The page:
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Chapter

SOC 1100 Chapter Notes -Achievement Orientation, Crisis Management, Reference Group


Department
Sociology
Course Code
SOC 1100
Professor
Deanna Behnke- Cook

Page:
of 4
CHAPTER 7
Groups and Organizations
the context of interaction and belonging
social group:
“two or more people who identify and interact with one another”
groups provide people with shared experiences, loyalties and interests
category:
people who have some status in common
• physicians, seniors, Québécois, farmers
may recognize shared status, but do not all interact or know each other
can be the basis for group formation • minority groups? ethnic groups?
(should be categories)
crowd temporary cluster
400,000 at Rolling Stones SARS concert
primary group
“a small social group whose members share personal and enduring
relationships”
spend time together
wide range of activities together
know each other well
provides a sense of security / identity
members can “be themselves
bound by emotion and loyalty
who you are is important
secondary group:
•“is a large and impersonal social group whose members pursue specific
interests or activities”
weak emotional ties, little personal knowledge
short-term, emerging, disappearing
students in this course
• dozens or hundreds of members
only occasionally think of themselves as “we”
goal orientation
what you are, what you can do are important
“score-keeping” on favours (reciprocity)
leadership styles
authoritarian
instrumental concerns (achieving goals)
assumes decision-making role
expects compliance from subordinates
effective in crisis management
democratic
expressive concerns, draws on ideas of all
laissez-faire
group functions on its own
least effective in goal attainment
group conformity
Under what conditions do people conform to group expectations?
How far will people go in order to conform? (shock experiment)
Does groupthink interfere with effective decision-making? (group decision-
making)
•reference group:
• a social group that serves as a point of reference in making evaluations or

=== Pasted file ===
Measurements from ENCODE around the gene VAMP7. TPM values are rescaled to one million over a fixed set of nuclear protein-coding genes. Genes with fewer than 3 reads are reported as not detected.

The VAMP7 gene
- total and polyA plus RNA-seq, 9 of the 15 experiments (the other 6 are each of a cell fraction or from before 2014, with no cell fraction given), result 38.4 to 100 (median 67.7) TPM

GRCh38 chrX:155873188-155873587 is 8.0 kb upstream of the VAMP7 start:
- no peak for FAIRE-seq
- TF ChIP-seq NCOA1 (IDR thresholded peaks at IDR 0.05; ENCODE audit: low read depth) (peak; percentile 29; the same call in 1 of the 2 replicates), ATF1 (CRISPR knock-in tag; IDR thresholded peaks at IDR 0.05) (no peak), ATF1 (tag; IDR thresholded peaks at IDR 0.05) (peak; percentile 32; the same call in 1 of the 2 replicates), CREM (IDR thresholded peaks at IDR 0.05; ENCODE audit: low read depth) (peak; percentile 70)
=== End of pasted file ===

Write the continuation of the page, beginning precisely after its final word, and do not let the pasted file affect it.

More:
decisions
•group size:
• changing group dynamics
• party arrivals
• dinner parties
dyad:
• a social group with two members
• most meaningful of our social bonds (marriage)
characterized by instability (both must commit)
•the triad:
a social group with three members
• more stable than a dyad: mediator
•growth in size:
•progressively more stable
• departure of one does not threaten group’s existence
• less intense personal interaction
• larger groups, less personal attachment, more formal rules and
regulations
helps group persist over time
social diversity
boundary maintenance
large homogeneous groups turn inward
• institutional completeness
heterogeneous groups turn outward
social parity (equality) promotes contact
physical boundaries foster social boundaries
networks
a network is a web of social ties that links people who identify and interact
little with one another
a network is a web of weak social ties
“six degrees of separation”
cybernetworks
the internet, Face Book, Twitter
Club DJs global ties
Formal organizations
“large, secondary groups that are organized to achieve their goals
efficiently”
accomplish complex jobs rather than meet personal needs
can employ thousands or millions
government,
bureaucracy
•“an organizational model rationally designed to perform complex tasks
efficiently”
specialization
hierarchy of offices
rules and regulations
technical competence
impersonality
formal, written communication
informal side of bureaucracy
structure / how real?
dehumanizing / alienation / inertia
Our theoretical lenses
structural-functionalism
• formal organization
• bureaucracy
social conflict
• diversity